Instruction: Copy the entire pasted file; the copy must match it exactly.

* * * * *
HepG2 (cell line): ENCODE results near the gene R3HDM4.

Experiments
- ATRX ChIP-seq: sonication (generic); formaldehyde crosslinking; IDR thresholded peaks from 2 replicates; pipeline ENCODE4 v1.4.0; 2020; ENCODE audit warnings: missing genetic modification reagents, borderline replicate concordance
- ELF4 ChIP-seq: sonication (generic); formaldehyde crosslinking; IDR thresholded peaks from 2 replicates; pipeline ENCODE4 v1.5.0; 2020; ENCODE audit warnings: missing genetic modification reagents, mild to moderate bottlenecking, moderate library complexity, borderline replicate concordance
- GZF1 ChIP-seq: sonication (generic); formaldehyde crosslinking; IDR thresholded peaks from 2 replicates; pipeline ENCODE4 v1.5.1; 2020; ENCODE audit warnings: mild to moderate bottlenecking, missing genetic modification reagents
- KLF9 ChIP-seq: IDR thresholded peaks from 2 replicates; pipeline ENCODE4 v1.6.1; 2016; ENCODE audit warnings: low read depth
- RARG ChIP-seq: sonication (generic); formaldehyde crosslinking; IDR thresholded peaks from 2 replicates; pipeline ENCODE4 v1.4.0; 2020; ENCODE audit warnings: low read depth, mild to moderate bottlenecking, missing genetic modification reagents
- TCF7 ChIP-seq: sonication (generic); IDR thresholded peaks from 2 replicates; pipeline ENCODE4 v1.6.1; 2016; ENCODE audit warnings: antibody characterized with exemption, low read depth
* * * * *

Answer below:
HepG2 (cell line): ENCODE results near the gene R3HDM4.

Experiments
- ATRX ChIP-seq: sonication (generic); formaldehyde crosslinking; IDR thresholded peaks from 2 replicates; pipeline ENCODE4 v1.4.0; 2020; ENCODE audit warnings: missing genetic modification reagents, borderline replicate concordance
- ELF4 ChIP-seq: sonication (generic); formaldehyde crosslinking; IDR thresholded peaks from 2 replicates; pipeline ENCODE4 v1.5.0; 2020; ENCODE audit warnings: missing genetic modification reagents, mild to moderate bottlenecking, moderate library complexity, borderline replicate concordance
- GZF1 ChIP-seq: sonication (generic); formaldehyde crosslinking; IDR thresholded peaks from 2 replicates; pipeline ENCODE4 v1.5.1; 2020; ENCODE audit warnings: mild to moderate bottlenecking, missing genetic modification reagents
- KLF9 ChIP-seq: IDR thresholded peaks from 2 replicates; pipeline ENCODE4 v1.6.1; 2016; ENCODE audit warnings: low read depth
- RARG ChIP-seq: sonication (generic); formaldehyde crosslinking; IDR thresholded peaks from 2 replicates; pipeline ENCODE4 v1.4.0; 2020; ENCODE audit warnings: low read depth, mild to moderate bottlenecking, missing genetic modification reagents
- TCF7 ChIP-seq: sonication (generic); IDR thresholded peaks from 2 replicates; pipeline ENCODE4 v1.6.1; 2016; ENCODE audit warnings: antibody characterized with exemption, low read depth